Pubs on BBC2

A program produced with the aid of real ale drinking volunteers:-
BUSINESS AND FINANCE: Last Orders: Calling Time on Pubs?
Channel: BBC 2 North 2
Date: Friday 12th December 2008 Time: 19:00 to 19:30
Up and down the UK up to five pubs are closing every day, leading many to ask if the future of this British institution is in real jeopardy. The smoking ban, cheap supermarket booze, high rents and the credit crunch have all conspired to hit the pub business hard. The Money Programme's Max Flint goes on a pub crawl across Britain to investigate the demise of the British boozer.
Reply to
Paul
In message , Paul wrote
The problem is not cheap supermarket booze, it's the high prices charged in pubs! If a pint of quality lager is on sale in supermarkets for 60p and £3+ in pubs then pub landlords must be making approx. 400% profit per pint.
The price in a supermarket includes high raw ingredient costs, high transport cost, high rents, staff costs and profits.
--
Alan
news2006 {at} amac {dot} f2s {dot} com
Reply to
Alan
d
OK I'll bite, troll.
By "quality lager" do you mean Fosters and the like? God help us. Supermarkets browbeat breweries (and others) into selling the stuff at markdown prices.
And you should do some research on such things as landlord rents, and what they have to pay pubcos for the beer. If they are making so much profit, why are so many throwing in the towel?
--=20 Brian
Reply to
BrianW
Exactly! And if, despite all the odds, they do make a success of the pub, the pubco will charge them more rent.
--
KeithS.
Reply to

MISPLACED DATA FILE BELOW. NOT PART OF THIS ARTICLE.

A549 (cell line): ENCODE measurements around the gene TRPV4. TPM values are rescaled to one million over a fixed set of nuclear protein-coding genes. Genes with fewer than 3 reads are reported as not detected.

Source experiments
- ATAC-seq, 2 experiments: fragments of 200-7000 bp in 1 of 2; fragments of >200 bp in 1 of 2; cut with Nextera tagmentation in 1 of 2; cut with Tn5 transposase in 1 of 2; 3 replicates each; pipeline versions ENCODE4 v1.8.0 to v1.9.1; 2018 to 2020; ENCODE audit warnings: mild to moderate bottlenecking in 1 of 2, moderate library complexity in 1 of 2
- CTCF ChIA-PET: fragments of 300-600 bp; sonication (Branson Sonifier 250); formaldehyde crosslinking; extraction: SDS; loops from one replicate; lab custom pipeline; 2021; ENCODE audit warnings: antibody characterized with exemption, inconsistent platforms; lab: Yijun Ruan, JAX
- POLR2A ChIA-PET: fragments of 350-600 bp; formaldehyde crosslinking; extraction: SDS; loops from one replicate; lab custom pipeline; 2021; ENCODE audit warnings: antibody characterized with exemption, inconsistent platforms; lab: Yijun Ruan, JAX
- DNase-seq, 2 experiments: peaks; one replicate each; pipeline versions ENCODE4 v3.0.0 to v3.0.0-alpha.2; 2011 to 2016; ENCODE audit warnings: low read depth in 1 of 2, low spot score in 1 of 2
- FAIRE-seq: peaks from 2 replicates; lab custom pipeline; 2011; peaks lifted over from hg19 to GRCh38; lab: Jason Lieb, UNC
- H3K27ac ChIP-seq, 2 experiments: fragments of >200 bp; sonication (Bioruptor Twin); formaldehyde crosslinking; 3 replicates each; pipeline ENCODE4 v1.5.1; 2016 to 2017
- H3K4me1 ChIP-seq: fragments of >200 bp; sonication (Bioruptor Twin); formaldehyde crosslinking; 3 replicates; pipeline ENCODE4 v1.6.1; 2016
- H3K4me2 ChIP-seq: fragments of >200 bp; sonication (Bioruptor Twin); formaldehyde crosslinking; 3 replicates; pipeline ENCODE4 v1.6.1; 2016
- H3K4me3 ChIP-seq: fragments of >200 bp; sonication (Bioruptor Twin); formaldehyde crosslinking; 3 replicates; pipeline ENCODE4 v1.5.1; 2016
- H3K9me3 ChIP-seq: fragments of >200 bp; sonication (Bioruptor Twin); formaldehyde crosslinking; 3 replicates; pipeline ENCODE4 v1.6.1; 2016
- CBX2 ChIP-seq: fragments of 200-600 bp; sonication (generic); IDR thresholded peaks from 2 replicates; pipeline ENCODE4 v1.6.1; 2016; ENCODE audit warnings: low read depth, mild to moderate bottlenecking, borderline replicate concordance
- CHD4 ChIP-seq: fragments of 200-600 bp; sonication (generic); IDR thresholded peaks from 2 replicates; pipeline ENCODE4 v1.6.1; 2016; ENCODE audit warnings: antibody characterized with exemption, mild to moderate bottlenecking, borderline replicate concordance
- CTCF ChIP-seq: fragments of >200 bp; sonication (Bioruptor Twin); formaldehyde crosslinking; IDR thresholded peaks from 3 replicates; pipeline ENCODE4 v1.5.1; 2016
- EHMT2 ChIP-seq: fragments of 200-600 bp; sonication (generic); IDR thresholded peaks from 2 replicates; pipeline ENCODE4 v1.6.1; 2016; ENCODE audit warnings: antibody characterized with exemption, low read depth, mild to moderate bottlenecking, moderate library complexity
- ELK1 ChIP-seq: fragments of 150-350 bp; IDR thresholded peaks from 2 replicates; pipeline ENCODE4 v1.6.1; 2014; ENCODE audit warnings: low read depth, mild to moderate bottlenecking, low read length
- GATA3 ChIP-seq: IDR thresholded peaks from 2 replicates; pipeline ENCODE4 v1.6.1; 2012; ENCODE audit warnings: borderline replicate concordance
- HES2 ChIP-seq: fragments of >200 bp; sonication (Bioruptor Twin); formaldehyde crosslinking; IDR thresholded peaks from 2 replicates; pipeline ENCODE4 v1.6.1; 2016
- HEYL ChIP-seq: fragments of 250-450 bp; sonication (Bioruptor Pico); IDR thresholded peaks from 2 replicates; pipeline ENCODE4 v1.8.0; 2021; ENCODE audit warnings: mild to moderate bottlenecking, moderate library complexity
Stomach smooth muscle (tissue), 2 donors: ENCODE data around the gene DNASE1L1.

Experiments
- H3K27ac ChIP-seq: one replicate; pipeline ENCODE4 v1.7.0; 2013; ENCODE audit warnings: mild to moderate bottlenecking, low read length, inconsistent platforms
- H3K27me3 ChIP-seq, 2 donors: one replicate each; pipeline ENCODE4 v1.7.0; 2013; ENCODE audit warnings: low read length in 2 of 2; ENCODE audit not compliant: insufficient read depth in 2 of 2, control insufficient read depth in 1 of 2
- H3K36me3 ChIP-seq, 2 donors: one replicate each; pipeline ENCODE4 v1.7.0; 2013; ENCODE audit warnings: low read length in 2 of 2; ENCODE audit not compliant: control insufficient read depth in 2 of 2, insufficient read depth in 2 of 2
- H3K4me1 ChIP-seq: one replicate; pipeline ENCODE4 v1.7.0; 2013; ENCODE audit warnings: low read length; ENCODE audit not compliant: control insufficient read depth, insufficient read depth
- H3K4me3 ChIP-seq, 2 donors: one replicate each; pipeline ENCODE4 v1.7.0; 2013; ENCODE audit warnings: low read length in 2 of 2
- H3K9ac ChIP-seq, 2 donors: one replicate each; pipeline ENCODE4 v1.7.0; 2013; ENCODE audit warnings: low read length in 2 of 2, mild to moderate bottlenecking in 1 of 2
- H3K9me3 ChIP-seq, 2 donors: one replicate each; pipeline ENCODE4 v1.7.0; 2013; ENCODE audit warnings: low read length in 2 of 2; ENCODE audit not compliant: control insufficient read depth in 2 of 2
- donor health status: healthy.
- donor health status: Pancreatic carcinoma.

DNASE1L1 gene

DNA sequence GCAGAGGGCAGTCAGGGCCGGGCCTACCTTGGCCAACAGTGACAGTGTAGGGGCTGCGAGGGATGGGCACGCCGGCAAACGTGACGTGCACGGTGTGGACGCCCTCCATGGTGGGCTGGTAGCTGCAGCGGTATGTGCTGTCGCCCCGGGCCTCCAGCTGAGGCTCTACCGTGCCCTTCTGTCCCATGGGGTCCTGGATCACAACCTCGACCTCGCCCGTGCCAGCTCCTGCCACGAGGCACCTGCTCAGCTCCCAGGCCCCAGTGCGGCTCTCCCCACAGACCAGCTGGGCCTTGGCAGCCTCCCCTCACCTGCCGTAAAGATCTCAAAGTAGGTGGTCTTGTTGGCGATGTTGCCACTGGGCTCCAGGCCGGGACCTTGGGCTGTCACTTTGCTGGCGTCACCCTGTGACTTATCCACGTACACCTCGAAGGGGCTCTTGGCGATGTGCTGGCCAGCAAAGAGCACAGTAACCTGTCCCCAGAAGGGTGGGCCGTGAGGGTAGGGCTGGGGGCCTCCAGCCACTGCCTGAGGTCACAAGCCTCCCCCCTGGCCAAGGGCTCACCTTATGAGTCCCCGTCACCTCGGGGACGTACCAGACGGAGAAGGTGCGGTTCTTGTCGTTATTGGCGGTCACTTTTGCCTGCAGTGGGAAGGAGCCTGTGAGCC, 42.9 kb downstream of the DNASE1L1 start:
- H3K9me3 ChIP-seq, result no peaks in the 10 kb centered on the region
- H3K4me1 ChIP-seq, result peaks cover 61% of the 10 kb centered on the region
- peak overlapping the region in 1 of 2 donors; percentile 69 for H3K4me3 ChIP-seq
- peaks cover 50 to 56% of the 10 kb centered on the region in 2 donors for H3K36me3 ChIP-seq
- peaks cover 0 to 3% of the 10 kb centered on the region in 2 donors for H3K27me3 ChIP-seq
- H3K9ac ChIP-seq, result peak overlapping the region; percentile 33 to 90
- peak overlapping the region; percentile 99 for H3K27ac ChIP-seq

KeithS
In article ,
That only applies if you assume breweries charge pubs the same as they charge supermarkets for their beer. In the real world, however, this is not the case.
And because supermarkets buy in quantities that would submerge the average pub (I mean literally here - if you emptied the quantities of beer ordered by one supermarket in one week into a pub it would fill the pub), then economies of scale apply here.
I once knew a pub owner who made most of his money buying beer from a certain brewery at his discounted price, and selling it to the local free trade at prices above what he paid - yet below what the local free trade could buy it at. Go figure, as the Yanks say.
--
Christine Pampling
www.pandorasboxhealing.com
Reply to
Christine
In message , Christine wrote
This only goes to prove that the trade is responsible for its own demise. Rather than publicans always complaining that the customers owe them a living perhaps they should get their own house in order first.
Not all pubs have a lack of custom. Perhaps some have gone down the road of serving beers that actually have some flavour rather something bland from one of the 'leading brands'. Perhaps some landlords have got off of their arses and done something about making their pubs more welcoming. If they haven't bothered then only selling alcohol at 3 or 4 times the price of the supermarkets isn't going to work.
There is a pub two minutes walk from my front door. How many times have I visited it? Answer: twice in 5 years. There is also a pub which requires a 20 minute walk and a £3 train or bus fare to get to. I have visit that establishment more than twice in 5 years!
The number of pubs closing in the good times was quite high so what chance is there in the bad times? I predict however that some of the landlords that made the effort to gain and retain custom in the good times will see rewards with customer loyalty. Pub going is often a habit and people go to the same pubs time and again. Break that habit by serving crap beer or cynically rising prices above the rate of inflation and customers will have a new habit of staying at home.
Last Christmas the trade announced that pub prices were going to be an average of £4 pint. How many customers who never normally go to pubs were tempted back as a result? I wonder if this year the trade will issue press statements with something positive to say about the reasons why people may want to actually go to their local pub?
--
Alan
news2006 {at} amac {dot} f2s {dot} com
Reply to
Alan
It could be summed up in a bit of a pub crawl I did round Todmorden last night
5 pubs , one owned by a microbrewery (Copper Dragon) and 4 owned by various pub cos
Hardly anyone in the pubco pubs, the Copper Dragon one about 20 in. Better selection of beer, a caring landlord and a brewery that will allow genuine guest beers.